On Saturday, the NY Times focused some attention on the struggle of small businesses in East Harlem to prevent the city from condemning their property. But, as the paper points out, Damon Bae and the other owners don't have much of a chance since property rights have been abrogated in this city and state: "But Mr. Bae, and more than a half-dozen other small-business owners in this neighborhood bound by Second and Third Avenues, from 125th to 127th Streets, are waging an uphill fight to hold onto their property. The Bloomberg administration has so far moved successfully in the courts to condemn six acres on behalf of a big developer for a $700 million East Harlem Media, Entertainment and Cultural Center."
The reason they don't lies with the state's Kangaroo Court of Appeals-jurists who believe in the "might makes blight' axiom: "At the time, Mayor Michael R. Bloomberg hailed the creation of jobs and housing, and the city justified taking the private property by declaring the area “blighted” — a description that Mr. Bae and the other business owners found galling. The city owned most of the land, allowing it to sit fallow for decades while turning down Mr. Bae and other business owners who wanted to buy parcels to expand their operations. “It’s artificially manufactured blight,” Mr. Bae said."
And the Apellate Court concurs: "In a recent decision by a panel of judges at the Appellate Division of State Supreme Court, Justice James M. Catterson agreed. He said the city’s claim of blight and underutilization were “nothing but a canard to aid in the transfer of private property to a developer.” But he said he was forced to concur with the court’s decision to dismiss the lawsuit brought by Mr. Bae and other property owners because recent rulings by the Court of Appeals had “made plain that there is no longer any judicial oversight of eminent domain proceedings.”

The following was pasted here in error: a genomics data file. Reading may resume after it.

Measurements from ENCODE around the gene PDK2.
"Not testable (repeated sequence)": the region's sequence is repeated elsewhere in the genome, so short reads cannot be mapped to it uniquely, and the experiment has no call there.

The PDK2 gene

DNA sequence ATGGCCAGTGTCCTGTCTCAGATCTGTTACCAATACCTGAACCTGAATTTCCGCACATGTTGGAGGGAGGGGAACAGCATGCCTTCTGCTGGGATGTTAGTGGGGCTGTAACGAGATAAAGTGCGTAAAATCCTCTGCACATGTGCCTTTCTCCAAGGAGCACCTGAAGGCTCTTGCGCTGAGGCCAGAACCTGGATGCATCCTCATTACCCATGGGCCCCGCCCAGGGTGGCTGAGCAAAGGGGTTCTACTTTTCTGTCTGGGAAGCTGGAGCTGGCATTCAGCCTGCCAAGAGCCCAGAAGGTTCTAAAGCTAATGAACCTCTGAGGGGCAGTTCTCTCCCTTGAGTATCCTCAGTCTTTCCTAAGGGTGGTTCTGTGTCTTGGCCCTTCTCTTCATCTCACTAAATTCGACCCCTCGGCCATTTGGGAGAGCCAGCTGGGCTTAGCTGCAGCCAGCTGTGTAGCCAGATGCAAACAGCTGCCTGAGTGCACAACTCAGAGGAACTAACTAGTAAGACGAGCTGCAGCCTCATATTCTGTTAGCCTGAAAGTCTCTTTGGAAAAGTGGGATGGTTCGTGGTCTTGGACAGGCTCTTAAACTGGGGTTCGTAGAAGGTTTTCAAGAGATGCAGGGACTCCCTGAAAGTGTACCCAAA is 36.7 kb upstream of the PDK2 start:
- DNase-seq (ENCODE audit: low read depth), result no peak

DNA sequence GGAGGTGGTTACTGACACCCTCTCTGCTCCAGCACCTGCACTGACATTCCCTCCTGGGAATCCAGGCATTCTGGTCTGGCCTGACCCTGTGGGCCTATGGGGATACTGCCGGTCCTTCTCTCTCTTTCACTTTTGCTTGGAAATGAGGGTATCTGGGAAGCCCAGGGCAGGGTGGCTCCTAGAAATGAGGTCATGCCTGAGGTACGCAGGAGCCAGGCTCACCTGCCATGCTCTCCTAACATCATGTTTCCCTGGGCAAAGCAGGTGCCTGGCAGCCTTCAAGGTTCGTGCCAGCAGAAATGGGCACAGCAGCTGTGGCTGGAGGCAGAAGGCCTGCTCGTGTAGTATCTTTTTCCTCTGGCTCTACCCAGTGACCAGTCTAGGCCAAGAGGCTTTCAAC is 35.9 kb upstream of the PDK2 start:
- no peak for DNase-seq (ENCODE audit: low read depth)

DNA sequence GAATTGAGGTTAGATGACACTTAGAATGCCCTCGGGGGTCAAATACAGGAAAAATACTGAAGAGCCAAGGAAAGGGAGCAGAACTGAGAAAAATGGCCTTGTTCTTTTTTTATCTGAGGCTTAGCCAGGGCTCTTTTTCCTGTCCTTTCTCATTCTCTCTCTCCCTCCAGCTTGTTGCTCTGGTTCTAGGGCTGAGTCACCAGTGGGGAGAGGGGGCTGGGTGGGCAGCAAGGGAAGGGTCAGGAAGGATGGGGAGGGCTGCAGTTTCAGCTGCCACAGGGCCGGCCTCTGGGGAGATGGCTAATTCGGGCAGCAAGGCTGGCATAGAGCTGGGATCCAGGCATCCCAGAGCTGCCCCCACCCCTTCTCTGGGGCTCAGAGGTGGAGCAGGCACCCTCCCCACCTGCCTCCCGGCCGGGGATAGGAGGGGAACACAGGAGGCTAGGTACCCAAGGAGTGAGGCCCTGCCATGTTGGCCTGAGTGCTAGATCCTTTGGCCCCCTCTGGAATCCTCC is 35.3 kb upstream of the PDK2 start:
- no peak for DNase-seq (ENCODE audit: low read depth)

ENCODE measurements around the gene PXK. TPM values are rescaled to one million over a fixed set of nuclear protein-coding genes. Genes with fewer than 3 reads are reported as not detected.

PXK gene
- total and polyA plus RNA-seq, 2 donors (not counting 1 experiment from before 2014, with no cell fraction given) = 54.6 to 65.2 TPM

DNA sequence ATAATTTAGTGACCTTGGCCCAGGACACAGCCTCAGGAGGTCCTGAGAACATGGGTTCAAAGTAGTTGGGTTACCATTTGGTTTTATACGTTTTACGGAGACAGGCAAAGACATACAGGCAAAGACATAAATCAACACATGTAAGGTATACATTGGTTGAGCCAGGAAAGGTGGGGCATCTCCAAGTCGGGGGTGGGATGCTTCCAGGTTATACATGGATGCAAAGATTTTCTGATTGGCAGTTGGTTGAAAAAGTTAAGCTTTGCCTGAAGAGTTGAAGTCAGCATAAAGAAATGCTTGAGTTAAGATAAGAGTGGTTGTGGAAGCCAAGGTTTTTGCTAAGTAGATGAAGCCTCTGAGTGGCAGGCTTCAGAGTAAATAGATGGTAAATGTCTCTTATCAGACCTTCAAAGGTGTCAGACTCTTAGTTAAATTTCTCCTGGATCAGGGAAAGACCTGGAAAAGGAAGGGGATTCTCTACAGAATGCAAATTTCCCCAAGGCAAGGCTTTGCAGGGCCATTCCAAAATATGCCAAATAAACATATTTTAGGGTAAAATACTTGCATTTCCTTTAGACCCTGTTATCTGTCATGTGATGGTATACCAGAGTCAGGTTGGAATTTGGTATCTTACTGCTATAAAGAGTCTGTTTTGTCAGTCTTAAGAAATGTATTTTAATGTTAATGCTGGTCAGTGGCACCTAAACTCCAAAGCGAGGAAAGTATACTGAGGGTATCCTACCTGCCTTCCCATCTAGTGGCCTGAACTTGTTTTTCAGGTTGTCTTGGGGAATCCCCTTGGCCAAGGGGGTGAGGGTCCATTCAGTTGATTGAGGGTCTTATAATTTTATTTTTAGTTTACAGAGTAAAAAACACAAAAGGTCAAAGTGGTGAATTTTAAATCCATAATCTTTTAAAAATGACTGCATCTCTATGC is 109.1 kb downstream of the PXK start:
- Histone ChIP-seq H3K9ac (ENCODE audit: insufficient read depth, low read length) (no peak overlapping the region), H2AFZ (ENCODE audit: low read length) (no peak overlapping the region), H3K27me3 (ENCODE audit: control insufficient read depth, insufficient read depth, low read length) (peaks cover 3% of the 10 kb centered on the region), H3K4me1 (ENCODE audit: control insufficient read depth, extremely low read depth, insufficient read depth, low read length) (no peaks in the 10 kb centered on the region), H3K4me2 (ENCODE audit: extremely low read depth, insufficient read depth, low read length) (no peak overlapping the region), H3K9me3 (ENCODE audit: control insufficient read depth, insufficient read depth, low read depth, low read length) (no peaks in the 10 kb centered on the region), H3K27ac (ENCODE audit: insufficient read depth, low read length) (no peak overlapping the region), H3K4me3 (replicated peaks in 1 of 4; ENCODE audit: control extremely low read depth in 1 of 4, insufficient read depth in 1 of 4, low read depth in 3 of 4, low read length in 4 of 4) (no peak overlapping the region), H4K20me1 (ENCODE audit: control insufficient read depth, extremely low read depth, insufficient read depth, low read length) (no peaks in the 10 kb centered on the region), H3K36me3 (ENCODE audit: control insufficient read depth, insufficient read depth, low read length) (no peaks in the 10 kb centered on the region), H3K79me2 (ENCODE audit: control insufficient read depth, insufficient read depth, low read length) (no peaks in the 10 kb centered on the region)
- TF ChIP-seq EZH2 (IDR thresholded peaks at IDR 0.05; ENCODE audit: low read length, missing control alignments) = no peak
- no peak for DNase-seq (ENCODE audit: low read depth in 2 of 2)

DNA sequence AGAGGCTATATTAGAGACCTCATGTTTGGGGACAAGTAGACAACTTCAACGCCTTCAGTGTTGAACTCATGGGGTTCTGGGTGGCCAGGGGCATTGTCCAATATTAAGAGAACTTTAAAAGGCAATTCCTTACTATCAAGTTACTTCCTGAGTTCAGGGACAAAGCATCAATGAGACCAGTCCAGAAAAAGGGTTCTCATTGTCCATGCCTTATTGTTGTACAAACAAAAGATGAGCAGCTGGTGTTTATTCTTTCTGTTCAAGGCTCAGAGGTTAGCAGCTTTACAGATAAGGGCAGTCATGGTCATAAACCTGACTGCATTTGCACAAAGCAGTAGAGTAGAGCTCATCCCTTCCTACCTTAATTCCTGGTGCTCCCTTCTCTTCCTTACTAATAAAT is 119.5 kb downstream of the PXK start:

Which, of course, doesn't bode well for any small property owner in New York-we say, "small," because we have yet come across any really rich owner having to defend his property rights; but perhaps that is merely coincidence. But what is clear, is just how Mike Bloomberg disrespects the property rights of NYC's small businesses-from West Harlem to Willets Point; and now East Harlem. The disregard is palpable.
Which brings us to the big dust up over Walmart. At the city council oversight hearing we heard council member after council member speak up on behalf of NYC's small businesses. The defense of the city's, "economic backbone," however, should not only be manifested when the Walmonster comes to town. It should be equally as effervescent and animated when Mike Bloomberg, yet again, wants to declare some swath of small businesses, "blighted," so that he can transfer that land to a fat cat institution, or just to one of his rich developer friends.
One East Harlem businessman really gets the lay of the land in this town-and Evan Blum gets the last word: "Evan Blum, another local businessman, is not part of the lawsuit to stop eminent domain on 125th Street, but he is very much opposed to it. This is his third encounter with eminent domain, he said. “The city makes it so hard for the small businessman to exist,” Mr. Blum said. “I’m not politically connected. Small businesses can’t make contributions to politicians. So the big guys always win.”